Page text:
Mild forms of dark spots (hyperpigmentation) on the skin are not usually medically significant. Sunspots on the hands of a middle-aged, fair-skinned woman, for example, may be a cosmetic concern to her, but they are typically benign and in no way endanger her health. However, if these spots were to grow or get darker in a dramatic fashion, it would be best to consult a dermatologist to discern if they are in fact harmless or not.
It is wise to be mindful about the risks of skin cancer and watch suspicious moles or dark spots that change in color or character, especially if you have spent a lot of time in the sun. But what other skin-darkening conditions should you be watchful for and not neglect?
One of the most common conditions causing hyperpigmentation is called acanthosis nigricans. It usually appears on the entire back of the neck (so it may be hard to observe unless you use a mirror) and involves a visible and distinctive color change. The skin darkens and becomes thickened, but it is smooth. It can also affect the underarms, groin, and knuckle pads. Acanthosis nigricans can be worsened (exacerbated) by sun exposure, weight gain, and certain medications, including steroids or growth hormones. Symptoms usually occur over months to years.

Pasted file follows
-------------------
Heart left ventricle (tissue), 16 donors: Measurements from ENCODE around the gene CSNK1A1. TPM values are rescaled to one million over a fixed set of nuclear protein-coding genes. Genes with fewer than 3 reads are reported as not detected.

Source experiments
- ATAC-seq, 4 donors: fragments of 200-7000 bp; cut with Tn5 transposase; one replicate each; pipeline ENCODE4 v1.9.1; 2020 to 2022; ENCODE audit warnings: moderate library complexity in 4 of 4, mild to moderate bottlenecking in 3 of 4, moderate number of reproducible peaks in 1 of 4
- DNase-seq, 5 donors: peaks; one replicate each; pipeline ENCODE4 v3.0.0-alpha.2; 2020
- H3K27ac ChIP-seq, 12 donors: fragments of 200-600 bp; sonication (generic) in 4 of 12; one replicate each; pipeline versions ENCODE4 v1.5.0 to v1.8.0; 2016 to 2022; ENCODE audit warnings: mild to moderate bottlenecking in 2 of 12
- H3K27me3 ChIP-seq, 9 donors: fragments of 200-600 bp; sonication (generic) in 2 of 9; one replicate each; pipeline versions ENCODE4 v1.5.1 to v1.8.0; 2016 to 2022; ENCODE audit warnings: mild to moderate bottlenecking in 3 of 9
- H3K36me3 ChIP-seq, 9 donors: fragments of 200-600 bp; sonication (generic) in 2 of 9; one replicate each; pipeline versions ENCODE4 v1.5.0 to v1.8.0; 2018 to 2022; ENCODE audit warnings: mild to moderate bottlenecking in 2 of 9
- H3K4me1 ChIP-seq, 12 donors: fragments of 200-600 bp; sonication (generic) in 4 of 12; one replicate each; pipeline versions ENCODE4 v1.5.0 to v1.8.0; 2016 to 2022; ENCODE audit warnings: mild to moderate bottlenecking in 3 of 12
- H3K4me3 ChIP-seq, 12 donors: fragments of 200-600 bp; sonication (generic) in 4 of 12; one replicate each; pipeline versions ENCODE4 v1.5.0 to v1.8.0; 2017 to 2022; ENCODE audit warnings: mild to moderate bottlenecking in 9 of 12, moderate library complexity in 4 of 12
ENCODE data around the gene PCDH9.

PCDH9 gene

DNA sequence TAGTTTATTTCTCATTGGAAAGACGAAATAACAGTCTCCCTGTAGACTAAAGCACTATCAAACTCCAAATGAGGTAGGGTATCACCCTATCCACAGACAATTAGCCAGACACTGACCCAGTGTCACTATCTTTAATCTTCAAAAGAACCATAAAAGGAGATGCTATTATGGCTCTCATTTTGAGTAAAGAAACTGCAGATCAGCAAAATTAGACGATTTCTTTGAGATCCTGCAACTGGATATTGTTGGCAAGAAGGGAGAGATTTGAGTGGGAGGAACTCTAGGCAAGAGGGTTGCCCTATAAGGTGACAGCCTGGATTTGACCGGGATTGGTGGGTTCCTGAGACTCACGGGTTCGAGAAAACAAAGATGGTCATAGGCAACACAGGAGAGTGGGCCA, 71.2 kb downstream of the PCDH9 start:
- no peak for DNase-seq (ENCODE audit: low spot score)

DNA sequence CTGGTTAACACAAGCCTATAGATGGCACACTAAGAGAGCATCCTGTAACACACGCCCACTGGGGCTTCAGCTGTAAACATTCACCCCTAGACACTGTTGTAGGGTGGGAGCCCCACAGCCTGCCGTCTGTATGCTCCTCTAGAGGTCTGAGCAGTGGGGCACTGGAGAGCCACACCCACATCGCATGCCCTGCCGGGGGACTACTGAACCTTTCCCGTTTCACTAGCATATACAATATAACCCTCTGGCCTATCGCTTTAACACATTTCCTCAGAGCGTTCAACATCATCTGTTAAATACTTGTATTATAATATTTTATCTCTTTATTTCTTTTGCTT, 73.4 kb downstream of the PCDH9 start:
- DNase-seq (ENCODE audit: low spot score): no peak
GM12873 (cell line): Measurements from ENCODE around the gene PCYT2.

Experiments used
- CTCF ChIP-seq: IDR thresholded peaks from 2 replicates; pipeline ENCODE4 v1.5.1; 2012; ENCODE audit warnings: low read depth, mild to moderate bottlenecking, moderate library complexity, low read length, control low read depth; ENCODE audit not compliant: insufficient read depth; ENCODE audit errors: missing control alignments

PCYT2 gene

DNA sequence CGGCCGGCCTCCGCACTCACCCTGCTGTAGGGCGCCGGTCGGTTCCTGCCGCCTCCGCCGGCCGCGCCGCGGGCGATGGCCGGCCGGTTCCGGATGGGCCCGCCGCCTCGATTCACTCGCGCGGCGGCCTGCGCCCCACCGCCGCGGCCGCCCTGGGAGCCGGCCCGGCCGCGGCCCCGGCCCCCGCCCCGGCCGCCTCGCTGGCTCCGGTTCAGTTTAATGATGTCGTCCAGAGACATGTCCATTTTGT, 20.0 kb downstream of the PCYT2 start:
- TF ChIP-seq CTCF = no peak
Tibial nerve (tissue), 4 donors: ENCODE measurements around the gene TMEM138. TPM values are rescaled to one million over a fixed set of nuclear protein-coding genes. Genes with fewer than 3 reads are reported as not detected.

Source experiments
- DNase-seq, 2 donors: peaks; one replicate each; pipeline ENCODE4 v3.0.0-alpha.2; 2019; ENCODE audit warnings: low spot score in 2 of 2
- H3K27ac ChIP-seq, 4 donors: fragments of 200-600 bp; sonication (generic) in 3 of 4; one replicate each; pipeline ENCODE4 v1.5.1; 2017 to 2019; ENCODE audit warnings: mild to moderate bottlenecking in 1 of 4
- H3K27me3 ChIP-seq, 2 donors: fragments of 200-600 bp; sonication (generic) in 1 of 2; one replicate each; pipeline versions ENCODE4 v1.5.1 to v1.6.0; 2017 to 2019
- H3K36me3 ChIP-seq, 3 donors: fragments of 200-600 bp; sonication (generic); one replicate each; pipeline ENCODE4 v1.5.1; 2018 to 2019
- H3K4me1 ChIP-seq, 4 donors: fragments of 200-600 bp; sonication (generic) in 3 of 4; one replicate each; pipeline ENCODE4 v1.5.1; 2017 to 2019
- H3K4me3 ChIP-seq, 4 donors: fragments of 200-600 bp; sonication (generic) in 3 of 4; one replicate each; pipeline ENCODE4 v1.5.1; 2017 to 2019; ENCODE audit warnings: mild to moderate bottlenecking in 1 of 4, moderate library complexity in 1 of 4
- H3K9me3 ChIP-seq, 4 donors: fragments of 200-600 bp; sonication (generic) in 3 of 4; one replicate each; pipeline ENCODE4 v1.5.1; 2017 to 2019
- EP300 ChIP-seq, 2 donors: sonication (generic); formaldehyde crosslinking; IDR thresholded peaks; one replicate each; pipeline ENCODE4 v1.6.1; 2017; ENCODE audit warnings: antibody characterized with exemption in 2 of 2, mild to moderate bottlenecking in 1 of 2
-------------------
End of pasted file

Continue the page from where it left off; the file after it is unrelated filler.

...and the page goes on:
Because the condition does not cause pain or discomfort, it may be easy to overlook. Don’t. Studies show that acanthosis nigricans can be associated with increased insulin resistance, a precursor to adult onset diabetes.
Acanthosis nigricans can also develop on the palms, soles, lips, and inside the mouth. This is an important distinction because when the condition is observed in these specific areas, it is often associated with an undiagnosed, underlying malignancy or cancer. So with this skin disorder, location makes a crucial difference.
If you notice that the skin on the back of your neck is darkening and changing, promptly see your primary care physician to have your blood sugar checked, especially if diabetes or obesity runs in the family. If you catch it early, lose weight, and get out of the diabetes “danger zone,” your skin tone has a better chance of reverting to normal. Once acanthosis nigricans has progressed to the point of severe skin darkening, I’ve never seen it reverse completely, even with the use of bleaching creams and laser therapies.
Common Drug Induced Hyperpigmentation
Sometimes, certain medications can cause well-defined dark, circular patches – with or without blisters – that recur at the same site with each exposure to the medication. Such a reaction to medication is called fixed drug eruption. Many NSAIDs (eg, aspirin, ibuprofen, and naproxen), especially naproxen as well as laxatives containing phenolphthalein, may trigger the formation of these dark, purplish patches that resemble a bruise, or blisters, usually on the legs or in the groin. The spots can appear within hours of taking the medication. Six or fewer lesions occur, frequently only one, and they usually present in one discrete area of the body. The spots do not itch. Once the medication is stopped, the condition begins to resolve, but there is often prolonged presence of the hyperpigmentation.